When the American Bible Society first planned, about six years ago, to put its Faith and Liberty Discovery Center at 5th and Market Streets, it realized what it meant to be located across the street from Independence Mall. The new museum about the religious roots of the nation triangulates itself in relation to the founding documents of American democracy.
In the lobby, a sculpture of three pillars spiraling around themselves extends from floor to ceiling, and beyond, pushing through the roof to become a literal beacon of light atop the building. The three pillars are “Liberty,” facing the direction of the Declaration of Independence in Independence Hall; “Justice,” facing the direction of the U.S. Constitution at the Constitution Center; and “Faith,” facing the Bible at the entrance to the Center’s own galleries.
The Center positions the Bible among those founding documents of America.
“These three documents coming together help to create a moral grammar for our country,” said the Center’s executive director Patrick Murdock. “There’s an important part of the American story there. It’s not the whole story. This is a complicated story.”
The story told throughout the Center’s six, technologically sophisticated galleries begins and ends with William Penn, the Quaker who fled religious persecution in England. He arrived in Leni Lenape native land, what is now Philadelphia, with the revolutionary idea that government should not dictate how its citizens can worship.
Part of the exhibition features Penn’s personal Bible, but the thrust of the museum experience is interacting with technology, rather than with artifacts. The “Liberty” gallery is a forest of 22 large touchscreens, allowing visitors to scroll through the lives of 22 “changemakers” – people who professed strong ties to their religious faith and had a significant impact on American history.
The list includes Sojourner Truth, the abolitionist and Black women’s rights advocate; social worker Jane Addams; labor leader César Chávez; Jewish educator and philanthropist Rebecca Gratz; James Cash Penney, founder of the JCPenney retail franchise who became a born-again Christian in his 50s; and the Beecher family, five generations of politicians, writers, and Presbyterian clergy.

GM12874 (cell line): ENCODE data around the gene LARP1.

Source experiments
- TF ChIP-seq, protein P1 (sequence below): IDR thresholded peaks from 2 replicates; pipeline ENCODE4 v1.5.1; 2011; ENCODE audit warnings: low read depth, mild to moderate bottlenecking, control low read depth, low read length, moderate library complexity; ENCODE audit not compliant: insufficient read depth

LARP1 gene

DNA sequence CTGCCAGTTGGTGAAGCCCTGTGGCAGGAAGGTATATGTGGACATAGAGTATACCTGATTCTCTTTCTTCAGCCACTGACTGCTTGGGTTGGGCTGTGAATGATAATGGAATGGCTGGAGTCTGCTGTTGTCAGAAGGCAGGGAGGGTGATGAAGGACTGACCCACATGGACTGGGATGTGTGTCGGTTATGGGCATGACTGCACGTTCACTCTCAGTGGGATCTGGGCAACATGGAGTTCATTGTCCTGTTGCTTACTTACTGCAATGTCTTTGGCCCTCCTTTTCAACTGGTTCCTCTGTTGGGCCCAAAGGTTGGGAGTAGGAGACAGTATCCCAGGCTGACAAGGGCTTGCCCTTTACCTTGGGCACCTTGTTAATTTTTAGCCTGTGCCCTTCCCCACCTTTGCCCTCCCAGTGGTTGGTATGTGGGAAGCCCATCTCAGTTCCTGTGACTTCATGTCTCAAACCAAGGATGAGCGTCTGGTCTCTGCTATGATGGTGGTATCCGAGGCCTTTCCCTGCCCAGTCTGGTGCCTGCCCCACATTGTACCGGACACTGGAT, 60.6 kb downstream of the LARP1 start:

The six galleries are organized by concept: faith, liberty, justice, hope, unity and love. In the Justice gallery visitors can parse a speech by Martin Luther King, Jr., for his references to the Biblical story of the Israelites’ exodus from Egypt as a metaphor for the Civil Rights movement. In another speech, President Barack Obama references the Biblical story of the Good Samaritan.
Visitors to the center are issued an electronic wand, with which they can interact with the exhibits. If they encounter a story or exhibit of particular interest, visitors can touch the wand to the display and it remembers the selection. At the end of the museum experience, which typically takes 75-90 minutes, the visitor returns the wand and is given a unique passcode to a private website where all their exhibition selections can be experienced again, in more depth, via personal computer. In effect, visitors curate their own museum experience to be accessed at home, in perpetuity.
The wand can also be used for a bit of fun. The “Unity” gallery is basically a long hallway whose walls are reactive video surfaces. Here the wand becomes magical, streaming a trail of sparkles and pops across the walls as the user waves it like a wizard. Remembered stories and exhibits that were selected in previous galleries emerge on the walls, like memories. When several people are in the hallway at once, similar selected memories will connect. Hence the gallery name, Unity.
The exhibition technology was designed by Local Projects, a New York-based firm recognized internationally for re-imagining the museum experience in the digital age.
“Some people are saying that this may be the most technologically advanced museum in the world,” said Murdock, adding with a chuckle. “If we can hold that distinction for 35 minutes, we’ll take it.”
Murdock has geared the Faith and Liberty Discovery Center to the visiting tourist who comes to Philadelphia to see American history. He says visitors who come for the major draws of the Liberty Bell and Independence Hall often are not aware of other attractions within walking distance.
The Center created a mobile app of walking trails that guide visitors to such places as the Museum of the American Revolution on Chestnut Street, the National Museum of American Jewish History on Market Street, the African American Museum Philadelphia on Arch Street, and the Free Quaker Meeting House on Arch Street.
In the midst of so much cultural tourism, the Center fills what University of Pennsylvania chaplain Chaz Howard calls a “missing conversation.”
“We’re missing the conversation that has an intersection of faith and scripture, and liberty and freedom,” said Howard in a video on the Center’s website. “It’s a place to ask hard questions. It’s not an easy journey we’ve had here, and scripture hasn’t always been used kindly. It’s been used to enslave people. This is a place to engage hard questions like that.”
The opening on Saturday is a “soft” opening, to both restrict attendance to COVID-19 pandemic levels and work out any kinks in the technology. Murdock expects to have a more grand ribbon-cutting ceremony, with pomp and special invited guests, this summer.
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